Author Archives: cwhynot

Greeting from the St. Thomas ESL Programme!

By way of introduction, my name is Chris van den Broeck, and I am the Coordinator of the ESL Programme at St. Thomas University in Fredericton. St. Thomas offers a programme for students whose level of English proficiency is not high enough to pursue regular studies at an English-language university. While we are a small programme, we offer what I feel to be a unique, personalised language learning experience for students looking to focus on academic language skills.

The “ESL” portion of our programme is somewhat misleading. In fact, our courses are strictly in the EAP (English for Academic Purposes) domain. Our required courses focus on the major skills required for success in academic studies:  listening, speaking, reading, and writing. These are a graduated sequence of courses that eligible students are required to complete from their entry level. We also offer content-driven courses designed for language learners (such as Introduction to Psychology and Introduction to Literature) taught by professors who meet with the class for an extra hour each week so that they can present the material more slowly. Class sizes in all courses are capped at a maximum of 12 students, to ensure a more intimate classroom dynamic that is vital in the language learning experience.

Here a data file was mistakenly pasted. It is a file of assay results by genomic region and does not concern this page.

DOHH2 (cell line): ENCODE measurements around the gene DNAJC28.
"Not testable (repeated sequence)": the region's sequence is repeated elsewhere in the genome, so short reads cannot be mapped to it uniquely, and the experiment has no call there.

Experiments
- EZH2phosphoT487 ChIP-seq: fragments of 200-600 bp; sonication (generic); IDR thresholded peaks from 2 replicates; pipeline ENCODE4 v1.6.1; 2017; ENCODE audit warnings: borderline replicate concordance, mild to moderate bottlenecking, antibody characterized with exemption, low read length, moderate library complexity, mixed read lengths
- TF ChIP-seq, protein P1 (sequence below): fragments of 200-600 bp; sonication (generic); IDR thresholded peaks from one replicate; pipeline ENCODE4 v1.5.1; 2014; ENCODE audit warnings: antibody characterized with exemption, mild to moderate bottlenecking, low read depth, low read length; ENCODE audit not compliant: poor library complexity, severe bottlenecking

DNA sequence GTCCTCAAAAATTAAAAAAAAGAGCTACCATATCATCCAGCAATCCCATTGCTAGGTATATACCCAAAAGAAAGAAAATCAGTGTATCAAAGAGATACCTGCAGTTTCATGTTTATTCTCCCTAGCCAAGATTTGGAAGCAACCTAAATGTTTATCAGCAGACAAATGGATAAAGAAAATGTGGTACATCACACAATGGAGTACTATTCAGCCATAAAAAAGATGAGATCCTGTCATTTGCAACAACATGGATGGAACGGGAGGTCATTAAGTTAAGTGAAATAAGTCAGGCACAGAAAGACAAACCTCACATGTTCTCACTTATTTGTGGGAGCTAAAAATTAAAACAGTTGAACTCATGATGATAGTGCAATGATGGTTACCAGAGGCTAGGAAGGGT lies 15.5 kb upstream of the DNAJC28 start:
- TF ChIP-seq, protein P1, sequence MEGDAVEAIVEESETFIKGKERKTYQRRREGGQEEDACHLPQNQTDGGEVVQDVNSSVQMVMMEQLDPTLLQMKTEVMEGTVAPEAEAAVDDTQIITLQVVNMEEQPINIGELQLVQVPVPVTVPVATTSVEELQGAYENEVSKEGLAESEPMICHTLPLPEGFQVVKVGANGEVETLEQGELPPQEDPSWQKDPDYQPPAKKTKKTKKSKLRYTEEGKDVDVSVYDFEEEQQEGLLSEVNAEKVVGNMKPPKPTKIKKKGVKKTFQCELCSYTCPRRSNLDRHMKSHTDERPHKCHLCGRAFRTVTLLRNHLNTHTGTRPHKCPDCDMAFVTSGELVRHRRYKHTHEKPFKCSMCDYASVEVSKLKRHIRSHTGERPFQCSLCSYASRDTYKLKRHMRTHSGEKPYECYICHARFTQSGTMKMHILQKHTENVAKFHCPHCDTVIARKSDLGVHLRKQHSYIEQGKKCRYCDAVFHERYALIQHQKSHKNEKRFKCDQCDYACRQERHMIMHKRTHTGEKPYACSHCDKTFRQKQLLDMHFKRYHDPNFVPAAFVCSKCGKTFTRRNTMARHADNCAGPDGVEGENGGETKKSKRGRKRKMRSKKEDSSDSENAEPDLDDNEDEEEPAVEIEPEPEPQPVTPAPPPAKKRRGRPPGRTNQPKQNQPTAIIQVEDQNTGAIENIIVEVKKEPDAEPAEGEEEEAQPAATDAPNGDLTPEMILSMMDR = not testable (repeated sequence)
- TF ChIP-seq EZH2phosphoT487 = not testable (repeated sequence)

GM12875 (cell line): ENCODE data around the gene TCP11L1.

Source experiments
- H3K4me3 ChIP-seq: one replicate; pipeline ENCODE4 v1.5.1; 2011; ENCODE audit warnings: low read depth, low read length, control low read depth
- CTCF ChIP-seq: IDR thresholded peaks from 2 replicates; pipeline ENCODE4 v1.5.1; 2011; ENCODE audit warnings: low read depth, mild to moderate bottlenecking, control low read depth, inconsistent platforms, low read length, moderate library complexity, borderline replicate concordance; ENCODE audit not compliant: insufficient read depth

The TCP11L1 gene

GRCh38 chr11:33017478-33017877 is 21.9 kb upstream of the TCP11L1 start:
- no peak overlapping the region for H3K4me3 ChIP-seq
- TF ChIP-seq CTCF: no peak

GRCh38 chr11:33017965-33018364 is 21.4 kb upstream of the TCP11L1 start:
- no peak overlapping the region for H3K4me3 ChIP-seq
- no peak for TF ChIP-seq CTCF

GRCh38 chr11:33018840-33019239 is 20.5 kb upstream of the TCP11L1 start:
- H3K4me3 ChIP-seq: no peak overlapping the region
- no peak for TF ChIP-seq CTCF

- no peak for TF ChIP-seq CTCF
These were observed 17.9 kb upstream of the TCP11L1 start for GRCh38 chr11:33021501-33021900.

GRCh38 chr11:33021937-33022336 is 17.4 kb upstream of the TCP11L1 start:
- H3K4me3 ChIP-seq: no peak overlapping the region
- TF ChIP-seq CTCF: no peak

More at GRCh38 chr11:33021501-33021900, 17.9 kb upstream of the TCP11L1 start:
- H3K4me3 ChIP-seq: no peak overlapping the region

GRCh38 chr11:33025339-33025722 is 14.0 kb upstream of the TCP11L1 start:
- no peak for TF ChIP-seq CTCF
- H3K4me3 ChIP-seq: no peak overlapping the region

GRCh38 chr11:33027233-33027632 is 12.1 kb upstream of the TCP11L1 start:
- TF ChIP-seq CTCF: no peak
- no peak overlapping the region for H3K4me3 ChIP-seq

All incoming students are placed using the CAEL (Canadian Academic English Language Assessment) exam. This diagnostic ensures an accurate measurement of incoming students’ EAP proficiency. A critique of CAEL is that it does not do a good job of assessing students at the lower end of the proficiency scale, but all students coming into the ESL programme have already been admitted to the university based on TESOL or IELTS scores placing them above true beginner.

Finally, and what sets the St. Thomas ESL Programme apart from other language programmes across the region, is all of the courses that students take carry academic credit. Of course, there is no ESL degree, but students are able to carry ESL course credits toward an eventual undergraduate degree. Many students come on exchange and are only on campus for one academic year, but many others remain to finish their degrees. This aspect of language study at St. Thomas is what attracts many international students to our campus, and this academic year has seen the largest cohort of international students to date.